19. Esteves FA, Caliman A, Santangelo JM, Guariento RD, Farjalla VF, Bozelli RL (2008) Neotropical coastal lagoons: an appraisal of their biodiversity, functioning, threats and conservation management. Braz J Biol 68:967–981CrossRefGoogle Scholar
  20. Esteves FA, Ishii II, Camargo AFM (1984) Pesquisas limnológicas em 14 lagoas do litoral do Estado do Rio de Janeiro. In: Lacerda LD, Araujo DSD, Cerqueira R, Turcq B (eds) Restingas: origem, estrutura e processos. CEUFF, Niterói, pp 443–454Google Scholar
  21. Esteves FA (1998) Lagoas costeiras: origem, funcionamento e possibilidades de manejo. In: Esteves FA (ed) Ecologia das lagoas costeiras do Parque Nacional da Restinga de Jurubatiba e do Município de Macaé (RJ). NUPEM-UFRJ, Rio de Janeiro, pp 63–87Google Scholar
  22. Fonseca ALS, Marinho CC, Esteves FA (2017) Potential methane production associated with aquatic macrophytes detritus in a tropical coastal lagoon. Wetlands 37:763–771CrossRefGoogle Scholar
  23. Fonseca ALS, Minello M, Marinho CC, Esteves FA (2004) Methane concentration in water column and in pore water of a coastal lagoon (Cabiúnas Lagoon, Macaé, RJ, Brazil). Braz Arch Biol Technol 47:301–308CrossRefGoogle Scholar
  24. Golterman HL, Clymo RS, Ohnstad MAM (1978) Methods of physical and chemical analysis of freshwaters. Blackwell, OxfordGoogle Scholar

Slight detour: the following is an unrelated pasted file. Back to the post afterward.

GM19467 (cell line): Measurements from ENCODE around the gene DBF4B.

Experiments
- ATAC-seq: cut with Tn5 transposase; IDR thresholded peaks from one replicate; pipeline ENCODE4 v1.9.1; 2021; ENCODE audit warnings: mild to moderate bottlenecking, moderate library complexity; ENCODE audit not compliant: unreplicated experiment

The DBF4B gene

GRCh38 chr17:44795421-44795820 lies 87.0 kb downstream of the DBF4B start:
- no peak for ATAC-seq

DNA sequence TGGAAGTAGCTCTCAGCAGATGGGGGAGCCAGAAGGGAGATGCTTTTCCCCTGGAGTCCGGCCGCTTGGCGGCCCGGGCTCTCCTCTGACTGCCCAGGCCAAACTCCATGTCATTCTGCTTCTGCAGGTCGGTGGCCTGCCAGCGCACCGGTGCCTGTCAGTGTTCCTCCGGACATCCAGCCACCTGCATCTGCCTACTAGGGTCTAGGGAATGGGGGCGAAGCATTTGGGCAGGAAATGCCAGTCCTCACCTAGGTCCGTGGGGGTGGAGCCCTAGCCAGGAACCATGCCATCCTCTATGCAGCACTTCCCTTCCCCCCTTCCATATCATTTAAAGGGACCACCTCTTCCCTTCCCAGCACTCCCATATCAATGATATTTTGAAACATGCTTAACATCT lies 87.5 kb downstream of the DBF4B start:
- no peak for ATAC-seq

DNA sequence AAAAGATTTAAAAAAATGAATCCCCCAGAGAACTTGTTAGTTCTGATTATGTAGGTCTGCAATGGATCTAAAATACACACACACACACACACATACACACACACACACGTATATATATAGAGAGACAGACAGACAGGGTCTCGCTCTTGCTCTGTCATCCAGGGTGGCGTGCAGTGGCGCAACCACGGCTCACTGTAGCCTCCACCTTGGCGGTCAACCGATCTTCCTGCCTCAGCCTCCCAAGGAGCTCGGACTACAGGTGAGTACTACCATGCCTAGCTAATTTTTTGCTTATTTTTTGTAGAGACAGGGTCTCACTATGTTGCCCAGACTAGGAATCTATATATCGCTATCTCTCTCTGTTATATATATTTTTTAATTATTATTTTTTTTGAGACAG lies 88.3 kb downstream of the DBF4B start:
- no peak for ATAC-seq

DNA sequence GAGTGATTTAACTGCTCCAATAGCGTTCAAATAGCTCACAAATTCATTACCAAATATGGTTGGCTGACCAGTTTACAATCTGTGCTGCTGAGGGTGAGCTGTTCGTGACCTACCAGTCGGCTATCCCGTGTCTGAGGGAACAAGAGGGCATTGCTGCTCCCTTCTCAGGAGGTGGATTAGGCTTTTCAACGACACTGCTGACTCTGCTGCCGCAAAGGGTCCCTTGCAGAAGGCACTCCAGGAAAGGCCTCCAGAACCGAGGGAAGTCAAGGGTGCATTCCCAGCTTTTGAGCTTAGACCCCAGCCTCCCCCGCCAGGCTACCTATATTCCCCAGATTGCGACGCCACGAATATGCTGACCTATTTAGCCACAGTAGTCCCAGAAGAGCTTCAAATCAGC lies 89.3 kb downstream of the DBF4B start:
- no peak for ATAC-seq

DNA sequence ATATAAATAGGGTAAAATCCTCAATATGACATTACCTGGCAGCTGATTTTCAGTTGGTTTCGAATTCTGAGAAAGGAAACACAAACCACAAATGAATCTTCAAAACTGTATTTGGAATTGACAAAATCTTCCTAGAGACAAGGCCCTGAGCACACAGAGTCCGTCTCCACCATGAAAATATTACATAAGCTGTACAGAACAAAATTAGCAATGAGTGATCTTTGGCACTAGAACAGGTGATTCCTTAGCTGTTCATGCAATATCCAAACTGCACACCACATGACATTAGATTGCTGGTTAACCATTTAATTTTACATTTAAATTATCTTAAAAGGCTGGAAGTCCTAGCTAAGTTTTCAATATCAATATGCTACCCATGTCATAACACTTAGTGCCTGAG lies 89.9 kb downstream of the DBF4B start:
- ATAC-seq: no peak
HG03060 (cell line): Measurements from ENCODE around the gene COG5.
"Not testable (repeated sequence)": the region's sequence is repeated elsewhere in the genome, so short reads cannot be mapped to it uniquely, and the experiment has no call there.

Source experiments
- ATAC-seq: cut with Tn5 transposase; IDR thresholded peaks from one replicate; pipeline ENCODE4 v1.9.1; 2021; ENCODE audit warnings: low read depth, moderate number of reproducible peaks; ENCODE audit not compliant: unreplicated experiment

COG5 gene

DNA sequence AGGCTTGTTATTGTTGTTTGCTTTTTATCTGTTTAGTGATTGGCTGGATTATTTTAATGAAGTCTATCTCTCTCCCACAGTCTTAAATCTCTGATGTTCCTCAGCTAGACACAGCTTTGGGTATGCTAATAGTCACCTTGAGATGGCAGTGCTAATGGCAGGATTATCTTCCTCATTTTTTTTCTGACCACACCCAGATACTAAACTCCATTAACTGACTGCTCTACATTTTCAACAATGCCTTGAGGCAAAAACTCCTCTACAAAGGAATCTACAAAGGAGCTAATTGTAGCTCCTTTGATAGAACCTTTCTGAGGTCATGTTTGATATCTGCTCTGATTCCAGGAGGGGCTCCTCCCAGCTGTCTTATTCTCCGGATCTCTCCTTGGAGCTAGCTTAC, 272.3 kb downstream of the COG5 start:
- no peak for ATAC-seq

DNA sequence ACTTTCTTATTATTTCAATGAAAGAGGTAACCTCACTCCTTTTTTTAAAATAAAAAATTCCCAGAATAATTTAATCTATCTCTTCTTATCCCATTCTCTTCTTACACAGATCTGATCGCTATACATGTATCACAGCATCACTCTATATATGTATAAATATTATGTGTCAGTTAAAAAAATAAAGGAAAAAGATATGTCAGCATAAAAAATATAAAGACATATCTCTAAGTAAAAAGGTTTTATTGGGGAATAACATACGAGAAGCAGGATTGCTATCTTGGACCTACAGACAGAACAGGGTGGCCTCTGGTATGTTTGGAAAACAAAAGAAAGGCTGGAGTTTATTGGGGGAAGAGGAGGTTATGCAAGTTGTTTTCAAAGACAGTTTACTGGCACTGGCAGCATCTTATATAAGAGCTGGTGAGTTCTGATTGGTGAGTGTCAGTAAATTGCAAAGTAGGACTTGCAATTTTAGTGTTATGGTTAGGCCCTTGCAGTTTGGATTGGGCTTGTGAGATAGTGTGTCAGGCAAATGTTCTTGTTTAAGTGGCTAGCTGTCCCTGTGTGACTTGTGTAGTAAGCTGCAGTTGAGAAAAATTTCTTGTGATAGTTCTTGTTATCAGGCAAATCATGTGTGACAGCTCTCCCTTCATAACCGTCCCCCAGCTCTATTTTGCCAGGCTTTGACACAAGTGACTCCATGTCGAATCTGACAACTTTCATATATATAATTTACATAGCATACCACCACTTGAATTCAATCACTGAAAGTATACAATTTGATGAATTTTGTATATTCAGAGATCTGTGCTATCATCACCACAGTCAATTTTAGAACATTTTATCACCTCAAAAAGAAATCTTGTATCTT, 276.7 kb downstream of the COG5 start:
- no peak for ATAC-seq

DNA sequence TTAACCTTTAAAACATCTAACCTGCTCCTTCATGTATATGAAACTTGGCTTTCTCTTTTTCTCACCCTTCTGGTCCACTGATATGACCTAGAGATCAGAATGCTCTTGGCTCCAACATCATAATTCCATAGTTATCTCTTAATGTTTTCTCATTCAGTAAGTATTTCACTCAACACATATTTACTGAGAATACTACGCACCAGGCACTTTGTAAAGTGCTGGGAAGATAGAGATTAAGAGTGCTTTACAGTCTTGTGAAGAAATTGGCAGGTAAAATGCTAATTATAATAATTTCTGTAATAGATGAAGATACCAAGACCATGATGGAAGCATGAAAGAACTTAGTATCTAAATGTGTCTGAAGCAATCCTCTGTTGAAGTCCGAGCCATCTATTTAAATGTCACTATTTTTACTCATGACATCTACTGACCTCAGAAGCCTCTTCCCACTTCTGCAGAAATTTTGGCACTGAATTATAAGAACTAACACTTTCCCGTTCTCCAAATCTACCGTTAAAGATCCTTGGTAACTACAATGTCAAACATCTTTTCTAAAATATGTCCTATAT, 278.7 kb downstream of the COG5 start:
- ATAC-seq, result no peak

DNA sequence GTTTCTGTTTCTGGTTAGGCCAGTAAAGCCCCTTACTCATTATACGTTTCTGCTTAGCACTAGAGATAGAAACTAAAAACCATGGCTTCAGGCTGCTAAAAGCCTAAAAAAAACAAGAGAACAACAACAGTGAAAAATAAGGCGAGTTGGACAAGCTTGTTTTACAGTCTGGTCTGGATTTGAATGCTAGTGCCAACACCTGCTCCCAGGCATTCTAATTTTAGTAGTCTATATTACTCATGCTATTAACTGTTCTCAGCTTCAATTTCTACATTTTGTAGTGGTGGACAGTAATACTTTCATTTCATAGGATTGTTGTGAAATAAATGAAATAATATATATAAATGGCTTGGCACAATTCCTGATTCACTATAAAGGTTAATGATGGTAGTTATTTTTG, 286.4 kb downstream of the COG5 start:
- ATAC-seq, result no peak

25. Jerman V, Danevčič T, Mandic-Mulec I (2017) Methane cycling in a drained wetland soil profile. J Soils Sediments 17:1874–1882CrossRefGoogle Scholar
  26. Junk WJ, Piedade MTF, Lourival R, Wittmann F, Kandus P, Lacerda LD, Bozelli RL, Esteves FA, Nunes da Cunha C, Maltchik L, Schöngart J, Schaeffer-Novelli Y, Agostinho AA (2014) Brazilian wetlands: their definition, delineation, and classification for research, sustainable management, and protection. Aquatic Conserv: Mar Freshw Ecosyst 24:5–22CrossRefGoogle Scholar
  27. Libes S (2009) Introduction to marine biogeochemistry, 2nd edn. Academic Press, OxfordGoogle Scholar
  28. Liu DY, Ding WX, Jia ZJ, Cai ZC (2011) Relation between methanogenic archaea and methane production potential in selected natural wetland ecosystems across China. Biogeosciences 8:329–338CrossRefGoogle Scholar
  29. Lovley DR, Klug MJ (1983) Sulfate reducers can outcompete methanogens at freshwater sulfate concentrations. Appl Environ Microbiol 45:187–192Google Scholar
  30. Marinho CC, Meirelles-Pereira F, Gripp AR, Guimarães CC, Esteves FA, Bozelli RL (2010) Aquatic macrophytes drive sediment stoichiometry and the suspended particulate organic carbon composition of a tropical coastal lagoon. Acta Limnol Bras 22:208–217CrossRefGoogle Scholar
  31. Martens CS, Klump JV (1984) Biogeochemical cycling in an organic-rich coastal marine basin 4. An organic carbon budget for sediments dominated by sulfate reduction and methanogenesis. Geochim Cosmochim Acta 48:1987–2004CrossRefGoogle Scholar
  32. Myhre G, Shindell D, Bréon F-M, Collins W, Fuglestvedt J, Huang J, Koch D, Lamarque J-F, Lee D, Mendoza B, Nakajima T, Robock A, Stephens G, Takemura T, Zhang H (2013) Anthropogenic and natural radiative forcing. In: Stocker TF, Qin D, Plattner G-K, Tignor M, Allen SK, Boschung J, Nauels A, Xia Y, Bex V, Midgley PM (eds) Climate change 2013: the physical science basis. Contribution of working group I to the fifth assessment report of the Intergovernmental Panel on Climate Change. Cambridge University Press, Cambridge, UK and New York, NY, USA, pp 659–740Google Scholar
  33. Oremland RS, Polcin S (1982) Methanogenesis and sulfate reduction: competitive and noncompetitive substrates in estuarine sediments. Appl Environ Microbial 44:1270–1276Google Scholar